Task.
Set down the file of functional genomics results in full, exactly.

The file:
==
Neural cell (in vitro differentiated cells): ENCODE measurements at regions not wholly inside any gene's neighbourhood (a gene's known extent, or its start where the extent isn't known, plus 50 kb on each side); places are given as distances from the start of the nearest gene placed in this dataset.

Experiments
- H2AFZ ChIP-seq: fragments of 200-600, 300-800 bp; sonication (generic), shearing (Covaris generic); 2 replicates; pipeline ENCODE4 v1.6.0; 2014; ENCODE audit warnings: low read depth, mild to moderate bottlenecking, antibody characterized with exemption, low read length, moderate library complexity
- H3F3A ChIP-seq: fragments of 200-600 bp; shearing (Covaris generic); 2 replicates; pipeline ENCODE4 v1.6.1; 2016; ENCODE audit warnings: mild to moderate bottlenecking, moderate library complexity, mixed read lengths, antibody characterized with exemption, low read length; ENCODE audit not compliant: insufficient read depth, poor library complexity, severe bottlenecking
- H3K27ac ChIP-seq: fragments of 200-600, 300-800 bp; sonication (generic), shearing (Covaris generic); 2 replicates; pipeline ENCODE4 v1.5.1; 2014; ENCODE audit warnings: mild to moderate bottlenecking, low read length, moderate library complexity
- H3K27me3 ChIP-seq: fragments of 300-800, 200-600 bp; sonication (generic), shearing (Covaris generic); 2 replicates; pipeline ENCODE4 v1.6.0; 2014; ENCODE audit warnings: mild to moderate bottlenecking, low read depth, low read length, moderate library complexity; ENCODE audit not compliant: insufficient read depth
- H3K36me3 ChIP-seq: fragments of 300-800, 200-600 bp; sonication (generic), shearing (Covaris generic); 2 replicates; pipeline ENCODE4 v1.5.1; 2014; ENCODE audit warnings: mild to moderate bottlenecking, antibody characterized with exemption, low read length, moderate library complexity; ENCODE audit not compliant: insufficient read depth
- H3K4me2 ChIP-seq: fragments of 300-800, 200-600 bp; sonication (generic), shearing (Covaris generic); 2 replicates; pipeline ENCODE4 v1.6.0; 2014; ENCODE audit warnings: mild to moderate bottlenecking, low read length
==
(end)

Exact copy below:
Neural cell (in vitro differentiated cells): ENCODE measurements at regions not wholly inside any gene's neighbourhood (a gene's known extent, or its start where the extent isn't known, plus 50 kb on each side); places are given as distances from the start of the nearest gene placed in this dataset.

Experiments
- H2AFZ ChIP-seq: fragments of 200-600, 300-800 bp; sonication (generic), shearing (Covaris generic); 2 replicates; pipeline ENCODE4 v1.6.0; 2014; ENCODE audit warnings: low read depth, mild to moderate bottlenecking, antibody characterized with exemption, low read length, moderate library complexity
- H3F3A ChIP-seq: fragments of 200-600 bp; shearing (Covaris generic); 2 replicates; pipeline ENCODE4 v1.6.1; 2016; ENCODE audit warnings: mild to moderate bottlenecking, moderate library complexity, mixed read lengths, antibody characterized with exemption, low read length; ENCODE audit not compliant: insufficient read depth, poor library complexity, severe bottlenecking
- H3K27ac ChIP-seq: fragments of 200-600, 300-800 bp; sonication (generic), shearing (Covaris generic); 2 replicates; pipeline ENCODE4 v1.5.1; 2014; ENCODE audit warnings: mild to moderate bottlenecking, low read length, moderate library complexity
- H3K27me3 ChIP-seq: fragments of 300-800, 200-600 bp; sonication (generic), shearing (Covaris generic); 2 replicates; pipeline ENCODE4 v1.6.0; 2014; ENCODE audit warnings: mild to moderate bottlenecking, low read depth, low read length, moderate library complexity; ENCODE audit not compliant: insufficient read depth
- H3K36me3 ChIP-seq: fragments of 300-800, 200-600 bp; sonication (generic), shearing (Covaris generic); 2 replicates; pipeline ENCODE4 v1.5.1; 2014; ENCODE audit warnings: mild to moderate bottlenecking, antibody characterized with exemption, low read length, moderate library complexity; ENCODE audit not compliant: insufficient read depth
- H3K4me2 ChIP-seq: fragments of 300-800, 200-600 bp; sonication (generic), shearing (Covaris generic); 2 replicates; pipeline ENCODE4 v1.6.0; 2014; ENCODE audit warnings: mild to moderate bottlenecking, low read length